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Nick’s Picks: Reopening Week Comes With Many Questions

Cautious First Steps Toward the New Normal

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Above image credit: "Kansas City Week in Review" host Nick Haines. (John McGrath | Flatland)

A new month comes with new questions about how to navigate the COVID-19 pandemic.

Opening

Starting today, the state of Missouri reopens after a more than month-long shutdown. The state of Kansas is also easing restrictions to allow restaurants, retailers and places of worship to open their doors.  

But you can be excused if you’re still puzzled about when things will open where you live and what rules you’ll need to follow. The governors of both states have allowed local cities and counties to set their own dates and rules for ending stay at home orders. 

You have to wait until May 11 if you live in Johnson and Wyandotte counties or if you live in most of Jackson County. 

Kansas City, Missouri, doesn’t lift its stay at home order until May 15. But this upcoming Wednesday, Mayor Quinton Lucas has planned a “soft opening” for non-essential businesses that are not open to the general public.

Do I Have to Go to Work?

We’re going to be watching the answer to that question closely this week.

Missouri Gov. Mike Parson says, “If the boss calls, you’ve got to go back to work.”  But Kansas City Mayor Quinton Lucas says not so fast. He says the city has added protections to prohibit an employer from terminating you if you still feel unsafe due to the pandemic. Expect more flashpoints on that this week. 

Cash Spat

The White House may get involved this week in sorting out confusion over whether Jackson County has any duty to give millions of dollars in coronavirus cash aid to Kansas City. Jackson County received $123 million in COVID-19 aid.  As Kansas City has a population of less than a half a million people, it received nothing.  

Jackson County officials say federal guidelines won’t allow them to just write a check to the city for coronavirus aid.  And that’s now creating lots of tension. Look for that cash spat to escalate this week.

Executive Power Moves 

Speaking of unhappiness, one of the top legislative leaders in Kansas says she’s crafting legislation this week to limit Gov. Laura Kelly’s authority. In a Twitter post, Senate President Susan Wagle says: “in other states, people have risen up to rein in an out of control governor. Sadly, the time has now come for us here in Kansas to do the same.” 

What that means and what it might look like is unclear at this point. But some Johnson County businesses, including the owners of a boutique gym, are already threatening lawsuits against Kelly’s restrictions. 

Just Because You Can, Will You?

Missouri Gov. Mike Parson says starting this week concerts can resume in the Show Me state.  While local restrictions currently stop crowds gathering in Kansas City and St. Louis, if you could go to a concert would you? If you’re a band, would you play?  

Even with an easing of stay-at-home restrictions, it’s clear many businesses are still acting very cautiously. And that goes for other venues, too.  Several area churches have already declared they won’t reopen until the end of May. The Church of the Resurrection in Leawood doesn’t plan to resume full in-person services until August. 


Interactive COVID-19 Case Mapper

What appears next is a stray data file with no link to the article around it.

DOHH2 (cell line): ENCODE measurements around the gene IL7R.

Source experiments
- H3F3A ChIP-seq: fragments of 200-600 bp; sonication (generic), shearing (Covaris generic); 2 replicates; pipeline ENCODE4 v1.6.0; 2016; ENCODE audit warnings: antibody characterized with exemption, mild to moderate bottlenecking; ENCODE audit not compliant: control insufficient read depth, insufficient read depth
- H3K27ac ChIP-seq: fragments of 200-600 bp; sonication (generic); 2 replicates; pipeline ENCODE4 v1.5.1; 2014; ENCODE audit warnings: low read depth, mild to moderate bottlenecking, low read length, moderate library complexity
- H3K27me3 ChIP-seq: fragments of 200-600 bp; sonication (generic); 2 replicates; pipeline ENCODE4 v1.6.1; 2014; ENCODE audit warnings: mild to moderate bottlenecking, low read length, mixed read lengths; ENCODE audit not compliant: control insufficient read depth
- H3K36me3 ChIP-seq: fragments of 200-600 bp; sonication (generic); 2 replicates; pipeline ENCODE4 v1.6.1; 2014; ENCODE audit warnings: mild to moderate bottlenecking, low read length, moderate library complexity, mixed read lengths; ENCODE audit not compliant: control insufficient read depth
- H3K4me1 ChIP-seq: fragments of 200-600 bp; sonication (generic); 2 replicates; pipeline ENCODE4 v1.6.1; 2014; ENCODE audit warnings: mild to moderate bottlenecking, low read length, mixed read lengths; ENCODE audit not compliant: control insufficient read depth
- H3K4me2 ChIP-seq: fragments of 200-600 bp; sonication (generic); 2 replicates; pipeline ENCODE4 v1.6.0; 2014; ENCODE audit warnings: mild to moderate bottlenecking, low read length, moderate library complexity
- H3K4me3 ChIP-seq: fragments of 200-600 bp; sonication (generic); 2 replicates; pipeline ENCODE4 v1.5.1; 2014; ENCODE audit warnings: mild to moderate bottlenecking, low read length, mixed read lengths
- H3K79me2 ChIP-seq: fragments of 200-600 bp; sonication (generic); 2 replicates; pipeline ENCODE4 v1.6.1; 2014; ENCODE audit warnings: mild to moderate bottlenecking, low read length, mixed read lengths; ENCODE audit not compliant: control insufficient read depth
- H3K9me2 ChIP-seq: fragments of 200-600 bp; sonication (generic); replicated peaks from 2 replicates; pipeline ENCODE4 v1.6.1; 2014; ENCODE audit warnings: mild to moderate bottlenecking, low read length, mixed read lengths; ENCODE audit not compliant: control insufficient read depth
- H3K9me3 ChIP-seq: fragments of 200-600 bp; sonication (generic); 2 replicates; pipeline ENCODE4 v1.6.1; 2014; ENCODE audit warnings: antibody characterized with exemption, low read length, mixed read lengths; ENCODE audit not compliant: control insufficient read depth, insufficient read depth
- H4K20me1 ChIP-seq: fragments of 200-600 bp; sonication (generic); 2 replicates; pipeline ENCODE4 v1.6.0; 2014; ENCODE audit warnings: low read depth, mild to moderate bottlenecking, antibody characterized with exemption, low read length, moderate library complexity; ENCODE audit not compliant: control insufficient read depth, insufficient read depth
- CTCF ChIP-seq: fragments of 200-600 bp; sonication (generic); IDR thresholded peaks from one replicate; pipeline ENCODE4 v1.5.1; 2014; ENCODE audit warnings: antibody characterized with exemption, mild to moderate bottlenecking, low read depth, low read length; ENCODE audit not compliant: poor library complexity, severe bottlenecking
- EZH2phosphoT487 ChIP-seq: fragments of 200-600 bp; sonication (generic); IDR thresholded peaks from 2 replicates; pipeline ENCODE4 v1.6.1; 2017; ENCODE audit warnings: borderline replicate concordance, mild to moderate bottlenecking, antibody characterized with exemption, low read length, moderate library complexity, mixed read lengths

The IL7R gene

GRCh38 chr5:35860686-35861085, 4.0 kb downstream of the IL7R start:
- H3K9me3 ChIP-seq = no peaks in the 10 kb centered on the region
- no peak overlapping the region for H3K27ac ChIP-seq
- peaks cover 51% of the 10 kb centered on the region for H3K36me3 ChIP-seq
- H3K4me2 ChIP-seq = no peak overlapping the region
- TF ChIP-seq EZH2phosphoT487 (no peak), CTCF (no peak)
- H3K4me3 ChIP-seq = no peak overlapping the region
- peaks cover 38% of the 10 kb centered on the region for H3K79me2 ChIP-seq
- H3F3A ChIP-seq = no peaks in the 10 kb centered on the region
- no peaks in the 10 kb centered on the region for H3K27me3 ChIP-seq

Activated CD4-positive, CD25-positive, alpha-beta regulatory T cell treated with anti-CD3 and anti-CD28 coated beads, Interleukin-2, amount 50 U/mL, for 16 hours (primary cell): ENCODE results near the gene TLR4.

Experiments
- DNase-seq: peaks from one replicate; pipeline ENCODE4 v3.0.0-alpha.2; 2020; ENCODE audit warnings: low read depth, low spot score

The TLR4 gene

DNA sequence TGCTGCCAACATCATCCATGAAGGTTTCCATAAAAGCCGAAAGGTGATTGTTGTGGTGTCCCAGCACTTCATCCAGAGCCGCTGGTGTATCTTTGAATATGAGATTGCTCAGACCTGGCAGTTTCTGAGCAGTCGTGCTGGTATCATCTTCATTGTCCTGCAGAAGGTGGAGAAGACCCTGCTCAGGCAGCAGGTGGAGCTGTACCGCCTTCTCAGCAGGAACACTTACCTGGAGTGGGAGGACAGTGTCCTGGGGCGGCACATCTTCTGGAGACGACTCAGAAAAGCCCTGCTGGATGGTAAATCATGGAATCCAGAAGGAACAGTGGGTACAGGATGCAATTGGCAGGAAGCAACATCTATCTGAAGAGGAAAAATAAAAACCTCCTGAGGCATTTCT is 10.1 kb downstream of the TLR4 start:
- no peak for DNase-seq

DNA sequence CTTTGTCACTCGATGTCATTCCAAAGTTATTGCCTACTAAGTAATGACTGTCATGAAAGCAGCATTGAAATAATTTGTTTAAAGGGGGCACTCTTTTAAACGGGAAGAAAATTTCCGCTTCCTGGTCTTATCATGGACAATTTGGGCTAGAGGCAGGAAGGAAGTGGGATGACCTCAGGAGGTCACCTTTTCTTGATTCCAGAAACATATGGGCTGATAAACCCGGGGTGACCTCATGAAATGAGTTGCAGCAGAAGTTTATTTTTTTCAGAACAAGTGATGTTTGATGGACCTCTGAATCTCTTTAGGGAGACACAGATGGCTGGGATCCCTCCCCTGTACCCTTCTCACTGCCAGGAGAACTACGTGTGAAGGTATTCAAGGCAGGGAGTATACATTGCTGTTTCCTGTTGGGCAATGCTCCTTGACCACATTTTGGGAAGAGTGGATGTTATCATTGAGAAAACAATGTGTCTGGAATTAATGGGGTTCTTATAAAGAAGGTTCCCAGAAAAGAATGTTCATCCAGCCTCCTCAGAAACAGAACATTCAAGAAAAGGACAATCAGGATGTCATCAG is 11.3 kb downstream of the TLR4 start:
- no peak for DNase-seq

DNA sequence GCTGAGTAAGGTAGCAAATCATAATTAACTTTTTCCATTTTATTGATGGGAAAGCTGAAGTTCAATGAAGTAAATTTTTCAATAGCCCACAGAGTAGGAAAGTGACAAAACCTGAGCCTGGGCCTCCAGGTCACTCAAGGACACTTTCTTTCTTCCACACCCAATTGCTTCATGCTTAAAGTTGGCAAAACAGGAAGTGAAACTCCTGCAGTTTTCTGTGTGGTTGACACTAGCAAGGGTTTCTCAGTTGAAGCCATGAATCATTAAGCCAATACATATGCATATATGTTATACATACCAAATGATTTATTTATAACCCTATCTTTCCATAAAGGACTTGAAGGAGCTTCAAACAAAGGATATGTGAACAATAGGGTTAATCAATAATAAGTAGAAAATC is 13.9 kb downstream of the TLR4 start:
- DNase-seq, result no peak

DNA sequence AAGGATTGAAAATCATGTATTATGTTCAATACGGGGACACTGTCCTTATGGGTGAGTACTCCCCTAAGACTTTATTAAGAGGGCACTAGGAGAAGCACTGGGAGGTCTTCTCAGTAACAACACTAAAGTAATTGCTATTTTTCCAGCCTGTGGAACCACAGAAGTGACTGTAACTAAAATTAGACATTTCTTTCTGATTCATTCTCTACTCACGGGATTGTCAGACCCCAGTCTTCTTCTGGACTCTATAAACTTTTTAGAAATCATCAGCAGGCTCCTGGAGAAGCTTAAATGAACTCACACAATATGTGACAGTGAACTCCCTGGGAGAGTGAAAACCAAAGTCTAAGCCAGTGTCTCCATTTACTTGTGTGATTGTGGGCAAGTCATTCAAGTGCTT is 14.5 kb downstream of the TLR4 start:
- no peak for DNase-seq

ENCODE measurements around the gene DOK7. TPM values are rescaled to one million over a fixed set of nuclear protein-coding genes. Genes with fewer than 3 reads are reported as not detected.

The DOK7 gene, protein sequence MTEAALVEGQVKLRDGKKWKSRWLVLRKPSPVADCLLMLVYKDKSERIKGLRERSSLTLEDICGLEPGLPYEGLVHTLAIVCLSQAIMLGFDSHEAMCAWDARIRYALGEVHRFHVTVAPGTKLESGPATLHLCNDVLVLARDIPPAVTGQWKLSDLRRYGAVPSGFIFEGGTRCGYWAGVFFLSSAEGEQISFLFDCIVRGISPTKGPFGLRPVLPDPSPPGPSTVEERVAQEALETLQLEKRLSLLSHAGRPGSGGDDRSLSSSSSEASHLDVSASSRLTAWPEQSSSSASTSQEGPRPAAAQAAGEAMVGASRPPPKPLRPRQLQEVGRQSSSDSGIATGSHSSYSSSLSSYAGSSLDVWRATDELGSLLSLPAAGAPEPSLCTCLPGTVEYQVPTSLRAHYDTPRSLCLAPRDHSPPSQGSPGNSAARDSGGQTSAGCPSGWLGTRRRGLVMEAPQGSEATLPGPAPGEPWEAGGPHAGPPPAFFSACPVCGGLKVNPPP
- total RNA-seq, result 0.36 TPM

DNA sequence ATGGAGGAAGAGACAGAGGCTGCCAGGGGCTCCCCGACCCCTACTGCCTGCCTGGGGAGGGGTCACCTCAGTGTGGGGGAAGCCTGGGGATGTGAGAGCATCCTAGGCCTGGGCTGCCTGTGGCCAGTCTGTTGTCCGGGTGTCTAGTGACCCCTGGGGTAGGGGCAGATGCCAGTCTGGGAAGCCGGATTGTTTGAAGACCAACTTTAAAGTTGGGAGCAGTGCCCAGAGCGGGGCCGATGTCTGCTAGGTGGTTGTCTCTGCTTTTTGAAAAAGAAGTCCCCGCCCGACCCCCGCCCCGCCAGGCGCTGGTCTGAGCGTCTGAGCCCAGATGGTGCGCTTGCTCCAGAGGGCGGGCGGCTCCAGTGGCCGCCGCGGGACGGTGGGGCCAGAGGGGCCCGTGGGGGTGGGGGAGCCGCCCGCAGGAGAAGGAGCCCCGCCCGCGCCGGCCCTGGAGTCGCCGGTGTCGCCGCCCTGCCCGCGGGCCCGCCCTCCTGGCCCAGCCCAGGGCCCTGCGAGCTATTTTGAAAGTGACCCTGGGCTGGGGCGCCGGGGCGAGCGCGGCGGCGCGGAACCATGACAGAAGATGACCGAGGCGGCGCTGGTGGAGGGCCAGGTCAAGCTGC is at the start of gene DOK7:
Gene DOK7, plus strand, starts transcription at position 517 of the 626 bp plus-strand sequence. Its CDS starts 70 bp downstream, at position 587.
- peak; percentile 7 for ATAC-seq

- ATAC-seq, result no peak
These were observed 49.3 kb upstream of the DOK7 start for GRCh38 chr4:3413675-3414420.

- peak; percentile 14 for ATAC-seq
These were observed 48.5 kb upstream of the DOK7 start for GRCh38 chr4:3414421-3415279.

Cop Killing

The Overland Park Police Department is struggling to find ways this week to honor a slain officer killed after a hit and run.  The Johnson County Sheriff’s Office and the Merriam, Lenexa, and Leawood police are all helping to respond to calls for service in Overland Park as the department mourns the loss of 37-year-old Mike Mosher. It’s the first time an officer has been killed in Overland Park since 1985.

Teen Democracy 

Are you a teenager and looking for a job now that there may not be internships or summer positions available? The Kansas Secretary of State’s office wants you.  They’re trying to recruit teens to work as poll workers for the August primary and November general elections.

With heightened concerns about elderly poll workers, the Secretary of State says teens are less likely to get sick and be more comfortable with the technology involved in quickly checking voters. 

Hiring Contact Tracers

A pandemic can bring with it new job opportunities. The Kansas City Health Department is now hiring contract tracers so they can better monitor the spread of COVID-19. It sounds like a really important job. So how much does it pay? How about $18 an hour. You can find the application on the Kansas City Missouri Health Department website

Interestingly, you don’t have to have a college degree to apply and one of the very few requirements is that you can show evidence you’ve had a flu shot. 

Thank a Teacher

This week is Teacher Appreciation Week. While they may not be on the front lines of providing care, our teachers have been disrupted more than almost any profession during this pandemic. 

If you have a moment consider sending a thank you message to your favorite educator. Teachers all around our metro from elementary school through to our colleges are struggling to keep up with how to continue providing lessons when they can’t see their students in person. And on top of that, they face an uncertain future. 

No one is willing to say when in-person learning will resume. And state lawmakers on both sides of the state line are considering budget cutbacks that are certain to make their jobs more difficult. 

KCPT is committed to serving you with high-quality information and entertainment through this challenging time. Visit kept.org/coronavirus.

Nick Haines tracks the week’s local news every Friday at 7:30 p.m. on KCPT’s primetime public affairs program, “Kansas City Week in Review.”

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